Mala’s Cat- A Unique Holocaust Memoir by Mala Kacenerg
Coming soon to a bookshop near you…
Mala’s Cat is a unique book about the true story of a 12-year-old Polish girl who loses her entire family in the Holocaust. Living alone in the forests, her cat becomes her protector, guide, family, and witness to unspeakable horrors. Against all odds, they survive.
This memoir, written in Mala’s own child-like voice, allows readers to see the war through the innocence of a child’s eyes. Sustained by the stories she learned in her grandfather’s classroom and comforted by her cat who she believes is a guardian angel, this book has a unique spiritual richness.
Mala Kacenberg was born in Tarngrod, Poland in 1927. As WW2 broke out, Mala found herself having to fend for herself at the tender age of 12, eventually escaping the ghetto and surviving in the forest, witnessing the horrors unfold in front of her. Surviving by her wits, courage, and the help of a guardian angel (her cat Malach), she was the sole survivor of her family. Mala immigrated to London with other Jewish refugees after the war, where she raised a large family and ran a bed & breakfast.
(Mala and children in holiday camps upon arrival to the UK)
Read below a sneak preview of Mala’s Cat:
The terrain was becoming increasingly more difficult to negotiate, and my feet got caught in the mud, which stuck to my shoes. I became concerned about the effect the weather was having on my appearance and how conspicuous I would then be when I entered the villages in search of food. I was happy that I could not see what I looked like, and the animals certainly did not care.
Until then, my shoes had remained serviceable, but they could not last much longer. I knew that it would be impossible to continue walking without them, so I devised a plan to preserve the soles a little longer by tying bits of rags around them. This method slowed down my walking, but I was in no hurry; I had plenty of time. Despite my efforts to protect them, my shoes soon fell apart, and I had to throw them away. I knew that, unlike the animals, I would not last very long in stockinged feet, and I became fearful of stepping on something sharp or even a little snake. But I remained safe, never tripping over logs. I did not even catch a cold. I kept on thanking Hashem for that.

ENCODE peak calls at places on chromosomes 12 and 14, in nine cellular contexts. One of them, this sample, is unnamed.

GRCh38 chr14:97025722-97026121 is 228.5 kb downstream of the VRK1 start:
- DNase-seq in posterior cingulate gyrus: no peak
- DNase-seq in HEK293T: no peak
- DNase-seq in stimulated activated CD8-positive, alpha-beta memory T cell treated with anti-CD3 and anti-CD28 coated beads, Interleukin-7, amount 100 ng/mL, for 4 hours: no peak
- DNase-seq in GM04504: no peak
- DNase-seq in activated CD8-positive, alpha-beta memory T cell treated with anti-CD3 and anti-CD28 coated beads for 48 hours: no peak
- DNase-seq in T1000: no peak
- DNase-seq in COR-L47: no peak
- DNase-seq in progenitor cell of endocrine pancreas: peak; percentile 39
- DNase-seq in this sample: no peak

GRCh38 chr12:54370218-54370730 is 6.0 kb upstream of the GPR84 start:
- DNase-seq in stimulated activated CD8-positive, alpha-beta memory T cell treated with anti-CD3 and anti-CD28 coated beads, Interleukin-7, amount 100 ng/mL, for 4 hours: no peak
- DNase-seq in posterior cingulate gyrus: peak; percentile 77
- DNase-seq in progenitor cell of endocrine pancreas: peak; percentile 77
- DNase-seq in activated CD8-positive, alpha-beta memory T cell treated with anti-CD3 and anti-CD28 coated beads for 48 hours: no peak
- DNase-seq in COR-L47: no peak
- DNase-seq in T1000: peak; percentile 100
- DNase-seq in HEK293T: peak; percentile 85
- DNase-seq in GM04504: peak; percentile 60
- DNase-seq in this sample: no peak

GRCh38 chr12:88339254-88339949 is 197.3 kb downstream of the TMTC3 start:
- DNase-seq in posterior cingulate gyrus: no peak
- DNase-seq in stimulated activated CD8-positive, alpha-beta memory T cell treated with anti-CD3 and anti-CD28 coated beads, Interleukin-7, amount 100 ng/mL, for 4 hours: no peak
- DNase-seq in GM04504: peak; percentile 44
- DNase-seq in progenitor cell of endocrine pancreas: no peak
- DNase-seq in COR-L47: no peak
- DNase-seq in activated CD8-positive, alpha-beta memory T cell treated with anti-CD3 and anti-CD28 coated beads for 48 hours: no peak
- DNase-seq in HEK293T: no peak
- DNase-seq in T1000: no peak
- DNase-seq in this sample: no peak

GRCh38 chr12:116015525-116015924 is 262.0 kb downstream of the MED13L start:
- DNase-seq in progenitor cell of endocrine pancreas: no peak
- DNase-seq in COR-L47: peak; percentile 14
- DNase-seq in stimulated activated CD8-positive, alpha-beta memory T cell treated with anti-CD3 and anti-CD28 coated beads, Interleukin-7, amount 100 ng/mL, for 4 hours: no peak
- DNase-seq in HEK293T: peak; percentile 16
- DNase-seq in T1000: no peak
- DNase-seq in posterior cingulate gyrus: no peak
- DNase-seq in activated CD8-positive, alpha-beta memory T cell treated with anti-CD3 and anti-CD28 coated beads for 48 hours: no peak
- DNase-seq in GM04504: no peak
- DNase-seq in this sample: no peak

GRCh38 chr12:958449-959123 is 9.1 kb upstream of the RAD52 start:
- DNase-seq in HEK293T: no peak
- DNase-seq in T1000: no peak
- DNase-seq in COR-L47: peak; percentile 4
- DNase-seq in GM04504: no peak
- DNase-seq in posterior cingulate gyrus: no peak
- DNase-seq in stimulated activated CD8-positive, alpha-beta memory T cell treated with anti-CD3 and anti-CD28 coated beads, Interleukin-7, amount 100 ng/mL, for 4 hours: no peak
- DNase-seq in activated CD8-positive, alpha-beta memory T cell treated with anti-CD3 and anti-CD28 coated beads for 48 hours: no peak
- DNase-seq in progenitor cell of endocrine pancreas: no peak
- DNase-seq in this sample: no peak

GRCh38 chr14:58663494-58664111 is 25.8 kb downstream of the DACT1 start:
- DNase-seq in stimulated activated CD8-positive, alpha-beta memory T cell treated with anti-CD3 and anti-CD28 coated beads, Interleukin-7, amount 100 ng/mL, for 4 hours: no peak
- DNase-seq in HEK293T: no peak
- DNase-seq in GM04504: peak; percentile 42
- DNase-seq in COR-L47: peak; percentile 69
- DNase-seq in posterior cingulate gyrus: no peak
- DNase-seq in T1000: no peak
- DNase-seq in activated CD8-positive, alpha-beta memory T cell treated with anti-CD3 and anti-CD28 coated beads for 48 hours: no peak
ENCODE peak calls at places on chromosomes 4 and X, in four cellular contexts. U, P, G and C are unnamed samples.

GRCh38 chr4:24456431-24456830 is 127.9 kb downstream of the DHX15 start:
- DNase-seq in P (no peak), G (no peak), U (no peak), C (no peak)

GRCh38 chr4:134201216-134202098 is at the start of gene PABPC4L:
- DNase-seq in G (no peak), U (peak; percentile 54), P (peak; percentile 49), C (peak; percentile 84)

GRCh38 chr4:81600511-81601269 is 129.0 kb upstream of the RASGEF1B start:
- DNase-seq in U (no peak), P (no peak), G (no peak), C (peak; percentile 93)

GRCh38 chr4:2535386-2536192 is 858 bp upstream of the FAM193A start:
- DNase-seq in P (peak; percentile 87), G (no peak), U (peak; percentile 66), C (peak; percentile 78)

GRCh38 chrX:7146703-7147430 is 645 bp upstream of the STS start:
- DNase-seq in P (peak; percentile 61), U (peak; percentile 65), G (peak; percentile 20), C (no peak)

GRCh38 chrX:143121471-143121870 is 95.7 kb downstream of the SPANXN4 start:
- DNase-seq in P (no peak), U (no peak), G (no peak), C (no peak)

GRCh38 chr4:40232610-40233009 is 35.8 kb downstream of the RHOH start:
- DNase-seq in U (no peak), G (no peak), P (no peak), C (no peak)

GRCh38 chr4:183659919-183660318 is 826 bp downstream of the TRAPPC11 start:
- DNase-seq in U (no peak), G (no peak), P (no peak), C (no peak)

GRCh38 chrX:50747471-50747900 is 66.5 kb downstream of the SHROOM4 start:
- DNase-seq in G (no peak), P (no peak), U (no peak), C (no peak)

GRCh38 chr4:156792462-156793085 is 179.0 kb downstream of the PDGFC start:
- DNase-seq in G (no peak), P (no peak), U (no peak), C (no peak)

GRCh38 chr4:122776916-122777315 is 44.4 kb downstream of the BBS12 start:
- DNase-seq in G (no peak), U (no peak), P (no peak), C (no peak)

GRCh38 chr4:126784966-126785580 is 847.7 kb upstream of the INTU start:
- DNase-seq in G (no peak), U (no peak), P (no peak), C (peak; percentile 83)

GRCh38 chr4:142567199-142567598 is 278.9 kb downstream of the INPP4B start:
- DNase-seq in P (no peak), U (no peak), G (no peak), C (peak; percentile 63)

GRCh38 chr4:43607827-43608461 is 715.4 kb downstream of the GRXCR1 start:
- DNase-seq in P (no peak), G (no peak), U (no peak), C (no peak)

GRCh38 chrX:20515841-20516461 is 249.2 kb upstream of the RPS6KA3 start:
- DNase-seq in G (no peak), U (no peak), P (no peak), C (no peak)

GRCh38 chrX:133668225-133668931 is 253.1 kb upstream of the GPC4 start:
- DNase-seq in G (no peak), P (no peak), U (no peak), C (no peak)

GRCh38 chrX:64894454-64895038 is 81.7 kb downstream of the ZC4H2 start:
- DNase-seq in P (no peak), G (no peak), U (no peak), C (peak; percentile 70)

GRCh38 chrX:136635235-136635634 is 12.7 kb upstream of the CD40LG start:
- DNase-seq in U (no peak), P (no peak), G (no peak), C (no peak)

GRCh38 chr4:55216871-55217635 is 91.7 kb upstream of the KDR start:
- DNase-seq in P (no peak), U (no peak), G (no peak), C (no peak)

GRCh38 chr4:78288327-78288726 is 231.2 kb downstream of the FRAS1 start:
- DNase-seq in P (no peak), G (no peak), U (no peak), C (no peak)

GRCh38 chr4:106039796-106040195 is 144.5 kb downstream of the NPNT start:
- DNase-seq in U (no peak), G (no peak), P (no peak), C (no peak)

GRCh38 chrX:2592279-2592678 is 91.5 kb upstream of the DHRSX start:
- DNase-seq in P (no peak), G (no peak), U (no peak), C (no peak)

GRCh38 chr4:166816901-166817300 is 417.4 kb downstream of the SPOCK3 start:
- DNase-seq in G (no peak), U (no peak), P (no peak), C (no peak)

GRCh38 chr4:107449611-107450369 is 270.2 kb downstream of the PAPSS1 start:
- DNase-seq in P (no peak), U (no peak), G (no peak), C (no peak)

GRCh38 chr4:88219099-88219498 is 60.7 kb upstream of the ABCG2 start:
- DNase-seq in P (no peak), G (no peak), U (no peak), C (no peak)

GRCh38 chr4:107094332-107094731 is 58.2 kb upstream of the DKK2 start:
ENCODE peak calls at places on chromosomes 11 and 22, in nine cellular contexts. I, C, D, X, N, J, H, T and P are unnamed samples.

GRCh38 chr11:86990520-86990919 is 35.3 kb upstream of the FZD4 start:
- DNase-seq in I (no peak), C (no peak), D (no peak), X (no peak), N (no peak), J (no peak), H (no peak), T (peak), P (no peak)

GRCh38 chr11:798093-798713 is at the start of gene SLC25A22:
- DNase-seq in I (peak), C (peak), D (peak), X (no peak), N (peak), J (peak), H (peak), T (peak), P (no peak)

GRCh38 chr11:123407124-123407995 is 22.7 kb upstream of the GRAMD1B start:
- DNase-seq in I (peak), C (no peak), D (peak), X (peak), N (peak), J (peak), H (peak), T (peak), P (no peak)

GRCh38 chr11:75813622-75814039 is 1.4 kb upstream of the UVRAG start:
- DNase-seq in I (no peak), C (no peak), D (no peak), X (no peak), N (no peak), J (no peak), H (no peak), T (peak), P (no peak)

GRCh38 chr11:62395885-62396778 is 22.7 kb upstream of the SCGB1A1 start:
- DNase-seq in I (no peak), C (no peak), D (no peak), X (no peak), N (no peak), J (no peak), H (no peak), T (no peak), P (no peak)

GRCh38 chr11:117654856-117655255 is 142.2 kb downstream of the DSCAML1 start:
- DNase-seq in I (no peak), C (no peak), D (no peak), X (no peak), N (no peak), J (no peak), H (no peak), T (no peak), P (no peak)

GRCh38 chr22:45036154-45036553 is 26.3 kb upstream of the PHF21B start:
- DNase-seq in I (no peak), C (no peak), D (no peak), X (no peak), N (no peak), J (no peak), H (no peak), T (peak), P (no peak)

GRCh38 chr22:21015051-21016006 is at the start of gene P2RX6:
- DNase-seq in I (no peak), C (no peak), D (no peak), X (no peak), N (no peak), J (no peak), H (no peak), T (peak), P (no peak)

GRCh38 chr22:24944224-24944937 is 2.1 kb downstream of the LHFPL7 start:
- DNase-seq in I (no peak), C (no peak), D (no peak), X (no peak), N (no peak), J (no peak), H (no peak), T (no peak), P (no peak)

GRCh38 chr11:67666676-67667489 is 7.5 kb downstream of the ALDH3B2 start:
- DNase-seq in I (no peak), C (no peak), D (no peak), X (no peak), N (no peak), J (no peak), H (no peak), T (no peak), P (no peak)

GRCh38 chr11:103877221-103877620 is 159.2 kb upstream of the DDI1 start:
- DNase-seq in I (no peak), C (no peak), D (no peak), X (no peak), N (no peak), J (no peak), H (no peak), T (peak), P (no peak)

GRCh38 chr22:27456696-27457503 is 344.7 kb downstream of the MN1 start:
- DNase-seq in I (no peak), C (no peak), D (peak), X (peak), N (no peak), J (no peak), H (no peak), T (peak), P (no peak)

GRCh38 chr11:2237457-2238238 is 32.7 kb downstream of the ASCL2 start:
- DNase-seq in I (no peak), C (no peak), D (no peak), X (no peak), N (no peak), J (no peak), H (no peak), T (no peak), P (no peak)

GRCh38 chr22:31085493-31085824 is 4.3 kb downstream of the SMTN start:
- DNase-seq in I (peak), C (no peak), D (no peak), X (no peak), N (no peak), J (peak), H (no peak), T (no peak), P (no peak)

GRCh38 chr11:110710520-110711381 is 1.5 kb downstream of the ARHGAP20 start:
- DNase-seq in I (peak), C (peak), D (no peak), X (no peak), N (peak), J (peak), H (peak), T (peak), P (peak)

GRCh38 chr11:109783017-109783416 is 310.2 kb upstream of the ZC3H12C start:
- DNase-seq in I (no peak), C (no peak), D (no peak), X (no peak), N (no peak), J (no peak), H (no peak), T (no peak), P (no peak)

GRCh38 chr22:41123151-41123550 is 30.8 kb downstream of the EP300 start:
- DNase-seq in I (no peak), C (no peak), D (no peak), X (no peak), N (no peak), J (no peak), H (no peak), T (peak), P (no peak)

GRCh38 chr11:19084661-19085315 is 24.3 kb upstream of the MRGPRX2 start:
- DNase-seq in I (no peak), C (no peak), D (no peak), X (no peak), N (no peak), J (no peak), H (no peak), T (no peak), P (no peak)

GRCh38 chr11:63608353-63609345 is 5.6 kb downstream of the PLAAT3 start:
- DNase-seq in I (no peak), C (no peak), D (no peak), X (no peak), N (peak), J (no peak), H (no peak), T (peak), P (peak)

I found myself a good place to hide during the day; this was in the middle of a thicket just big enough for me and Malach. I spiked some branches and placed them in front of the ‘entrance’. Anyone wishing to enter my hideaway would first trip and hurt himself, and in the ensuing confusion, I would have time to slip away to the other side of the bush. I wondered if my plan was just wishful thinking, but did not Hashem say: ‘You try, and I will help you’?
I did not have to wonder very long, because a short while later, when I was hiding in that thicket, I saw a dark shadow moving in my direction. I prayed that it was not a partisan or fugitive as I didn’t want them to get hurt by my defences. ‘Oh, please,’ I said to Malach, ‘I don’t want to hurt innocent people. I lay still without making a sound.
I soon heard a man cursing in German as he approached the spot where I crouched. He may have heard the sound of moving branches coming from my direction, because he seemed to sense that there was someone nearby. Perhaps he had unusually sensitive ears and could hear from very far. But even so, he could not have discerned whether the noise came from an animal or from a human being. Of that I was sure, and I tried to relax, having no alternative.
Nearer and nearer he came, and soon he stopped to look in my direction. Surprisingly, I felt no fear, just hate and an urge to hurt him. Though I knew that neither my knife nor any branch would be a match for his gun, I decided to have a go at him with a branch straight in his eyes should he discover me.
It did not take too long, and soon the tall, fat German approached, and I could see that my plan had worked very well for he stumbled and hurt himself on the branches as he fell. It took him a few moments to recover, but he soon straightened himself, and cursing even more vigorously, he headed straight for my hiding place. When he was just a few feet away from me, Malach jumped down from the tree and went straight for him, scratching his face with her claws.
‘Du dumme Katze. You stupid cat!’ he shouted and tried to shoot her.
Malach managed to get away and hide up a tree, as only cats can do. The German looked up at the tree, but he did not take aim. Satisfied that what he had believed to be a human being was only a mischievous cat, he limped away and disappeared into the thick forest. Malach now returned and sat next to me, her bright eyes shining in the darkness.
Reassured by her presence, I allowed myself the luxury of dozing off for a few hours again.
More and more, I became determined to put up a struggle and die a hero’s death if need be. I remembered sitting in the back of my grandfather’s class and hearing the story of Chanukah and the Maccabean revolt and decided that if the Maccabees could fight, then so could I. So what if I was only a young girl with no one to teach me how to do it? ‘I am ready to persevere with my struggle,’ I said to myself.
Mala and German hotel staff hiding in plain sight
Mala and her husband